Still another reason, almost unique to the Trump administration, is that we don’t have an executive branch when it comes to foreign policy. Rather, we have competing officials—Cabinet secretaries bereft of assistants, clashing cliques in the White House, some headed by nobodies who got there entirely through nepotism more befitting of royal dynasties—and a president who has no idea what he wants, who doesn’t know what he doesn’t know, and who believes, based on his career as a New York real-estate mogul, that the whole point of meeting fellow world leaders is to have a good meeting and make a good deal. The thing is, in real-estate transactions, the basic parameters are set—the building’s location and square footage are known, the laws and currency are accepted—and the main things to haggle are the final price and the terms of payment. In diplomacy and war, sometimes no parameters are set, and disputes over premises are the causes of conflict. Sometimes there is no deal to be made, no useful meeting to be held. Getting along is not a meaningful goal or a strategy.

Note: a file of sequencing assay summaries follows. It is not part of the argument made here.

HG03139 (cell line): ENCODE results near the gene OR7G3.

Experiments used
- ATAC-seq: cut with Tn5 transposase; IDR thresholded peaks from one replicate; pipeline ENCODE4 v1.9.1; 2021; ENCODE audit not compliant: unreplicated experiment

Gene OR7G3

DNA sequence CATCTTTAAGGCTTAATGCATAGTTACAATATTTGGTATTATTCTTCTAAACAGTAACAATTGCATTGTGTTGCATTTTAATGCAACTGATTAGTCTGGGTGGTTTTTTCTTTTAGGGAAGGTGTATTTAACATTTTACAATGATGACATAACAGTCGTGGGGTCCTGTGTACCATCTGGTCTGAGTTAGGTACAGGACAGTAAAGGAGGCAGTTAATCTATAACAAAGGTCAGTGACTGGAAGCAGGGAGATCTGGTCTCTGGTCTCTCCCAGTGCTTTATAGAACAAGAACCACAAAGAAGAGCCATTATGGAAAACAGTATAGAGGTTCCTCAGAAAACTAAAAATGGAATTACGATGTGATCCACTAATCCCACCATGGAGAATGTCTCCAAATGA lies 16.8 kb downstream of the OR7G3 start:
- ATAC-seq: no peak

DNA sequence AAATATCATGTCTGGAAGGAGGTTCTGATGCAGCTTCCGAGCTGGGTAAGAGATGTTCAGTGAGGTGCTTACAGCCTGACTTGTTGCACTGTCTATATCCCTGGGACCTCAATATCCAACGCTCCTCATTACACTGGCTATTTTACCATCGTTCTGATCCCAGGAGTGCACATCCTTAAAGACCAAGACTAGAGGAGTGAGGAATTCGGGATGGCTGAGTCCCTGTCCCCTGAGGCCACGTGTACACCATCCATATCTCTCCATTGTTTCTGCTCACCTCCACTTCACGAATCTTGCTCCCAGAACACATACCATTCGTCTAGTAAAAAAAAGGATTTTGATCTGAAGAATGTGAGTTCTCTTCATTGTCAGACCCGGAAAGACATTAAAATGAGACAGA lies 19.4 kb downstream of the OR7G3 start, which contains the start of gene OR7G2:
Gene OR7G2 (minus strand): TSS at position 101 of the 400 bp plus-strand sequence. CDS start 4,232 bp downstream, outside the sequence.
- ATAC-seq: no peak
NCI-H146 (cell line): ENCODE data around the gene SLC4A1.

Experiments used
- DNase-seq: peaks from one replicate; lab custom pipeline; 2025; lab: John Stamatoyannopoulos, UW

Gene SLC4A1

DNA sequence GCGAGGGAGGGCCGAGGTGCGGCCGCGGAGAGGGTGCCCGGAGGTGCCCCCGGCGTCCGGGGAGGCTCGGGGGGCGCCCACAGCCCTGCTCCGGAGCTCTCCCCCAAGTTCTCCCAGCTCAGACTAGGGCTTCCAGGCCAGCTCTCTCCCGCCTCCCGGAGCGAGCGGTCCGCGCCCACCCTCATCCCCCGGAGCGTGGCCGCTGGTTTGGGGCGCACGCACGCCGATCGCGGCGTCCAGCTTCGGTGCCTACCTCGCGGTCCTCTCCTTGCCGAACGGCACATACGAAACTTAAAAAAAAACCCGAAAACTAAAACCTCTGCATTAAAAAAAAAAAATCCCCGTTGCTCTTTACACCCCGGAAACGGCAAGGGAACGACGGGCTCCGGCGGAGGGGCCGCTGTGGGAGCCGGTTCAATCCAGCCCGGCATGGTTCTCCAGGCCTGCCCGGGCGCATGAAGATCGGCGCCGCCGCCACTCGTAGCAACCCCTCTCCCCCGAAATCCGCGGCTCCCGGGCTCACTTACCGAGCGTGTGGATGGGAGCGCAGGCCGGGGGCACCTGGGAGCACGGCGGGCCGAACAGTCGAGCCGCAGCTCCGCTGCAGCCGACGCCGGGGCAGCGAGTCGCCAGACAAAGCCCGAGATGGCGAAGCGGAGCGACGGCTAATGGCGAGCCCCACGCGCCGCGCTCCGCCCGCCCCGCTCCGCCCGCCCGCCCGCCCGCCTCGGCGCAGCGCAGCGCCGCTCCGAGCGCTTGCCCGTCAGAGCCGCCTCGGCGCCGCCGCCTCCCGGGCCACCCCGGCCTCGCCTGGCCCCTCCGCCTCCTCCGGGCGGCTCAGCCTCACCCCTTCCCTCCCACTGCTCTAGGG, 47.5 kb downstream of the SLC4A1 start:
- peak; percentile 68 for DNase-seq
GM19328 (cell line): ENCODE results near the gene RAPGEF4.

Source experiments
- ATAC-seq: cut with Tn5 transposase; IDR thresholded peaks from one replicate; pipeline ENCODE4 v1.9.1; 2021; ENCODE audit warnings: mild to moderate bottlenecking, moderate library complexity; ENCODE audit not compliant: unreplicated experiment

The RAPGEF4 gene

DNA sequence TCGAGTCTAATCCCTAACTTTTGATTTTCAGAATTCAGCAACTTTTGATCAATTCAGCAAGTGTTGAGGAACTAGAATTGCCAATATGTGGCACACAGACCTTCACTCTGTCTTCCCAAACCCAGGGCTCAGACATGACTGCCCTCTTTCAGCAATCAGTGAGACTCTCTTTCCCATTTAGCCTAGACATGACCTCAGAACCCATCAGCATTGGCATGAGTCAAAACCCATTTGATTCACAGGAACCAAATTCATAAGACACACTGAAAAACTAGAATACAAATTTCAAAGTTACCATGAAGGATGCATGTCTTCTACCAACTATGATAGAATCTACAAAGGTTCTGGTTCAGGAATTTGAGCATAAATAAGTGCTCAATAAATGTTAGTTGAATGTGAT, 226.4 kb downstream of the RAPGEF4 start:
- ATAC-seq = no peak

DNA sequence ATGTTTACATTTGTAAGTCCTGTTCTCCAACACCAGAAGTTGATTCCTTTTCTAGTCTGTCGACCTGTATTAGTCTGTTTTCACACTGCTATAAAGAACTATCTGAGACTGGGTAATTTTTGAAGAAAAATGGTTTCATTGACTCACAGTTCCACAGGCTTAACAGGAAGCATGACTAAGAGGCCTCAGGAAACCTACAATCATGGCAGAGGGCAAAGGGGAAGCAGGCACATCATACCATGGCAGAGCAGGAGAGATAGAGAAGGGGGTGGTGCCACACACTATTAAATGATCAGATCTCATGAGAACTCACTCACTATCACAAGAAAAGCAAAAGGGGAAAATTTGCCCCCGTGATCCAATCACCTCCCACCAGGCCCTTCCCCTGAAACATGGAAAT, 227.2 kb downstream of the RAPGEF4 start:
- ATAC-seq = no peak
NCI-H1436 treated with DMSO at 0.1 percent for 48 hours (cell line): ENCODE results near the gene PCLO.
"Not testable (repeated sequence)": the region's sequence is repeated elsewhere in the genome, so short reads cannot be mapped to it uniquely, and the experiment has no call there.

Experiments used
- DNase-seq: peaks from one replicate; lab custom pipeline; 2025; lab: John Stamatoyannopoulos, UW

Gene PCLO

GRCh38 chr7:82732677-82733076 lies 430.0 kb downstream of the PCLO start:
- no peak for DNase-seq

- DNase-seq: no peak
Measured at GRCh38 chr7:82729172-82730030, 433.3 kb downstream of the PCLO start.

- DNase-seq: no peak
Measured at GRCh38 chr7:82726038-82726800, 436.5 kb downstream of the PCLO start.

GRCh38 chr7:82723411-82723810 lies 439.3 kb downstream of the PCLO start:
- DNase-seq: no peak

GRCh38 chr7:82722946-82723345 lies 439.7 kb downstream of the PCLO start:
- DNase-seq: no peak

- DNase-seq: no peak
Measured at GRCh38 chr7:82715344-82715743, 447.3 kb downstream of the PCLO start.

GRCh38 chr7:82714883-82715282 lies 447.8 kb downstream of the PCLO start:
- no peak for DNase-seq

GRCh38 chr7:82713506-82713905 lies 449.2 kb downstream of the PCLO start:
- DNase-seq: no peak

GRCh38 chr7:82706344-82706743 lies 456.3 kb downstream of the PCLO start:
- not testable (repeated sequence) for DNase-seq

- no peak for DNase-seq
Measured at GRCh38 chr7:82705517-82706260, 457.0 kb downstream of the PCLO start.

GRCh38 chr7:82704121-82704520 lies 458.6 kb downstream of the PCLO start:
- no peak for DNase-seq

The peril of a full-blown meeting between Trump and Putin—of something more elaborate than a brief hello and, maybe, an exchange of views, a brief and well-monitored probe of possibilities—is that Putin has a goal and a policy, while Trump doesn’t but seems eager to come home with something. That’s when diplomacy can be most risky. Risk sometimes pays off, but only if the leader taking the risk knows the dimension of the risk—the range of possible costs and benefits—and even more, knows where he’d like the conversation and the subsequent actions to go. Trump hasn’t thought this through, and in Hamburg, more than any other meeting he’s had as president, he needs to think before he talks.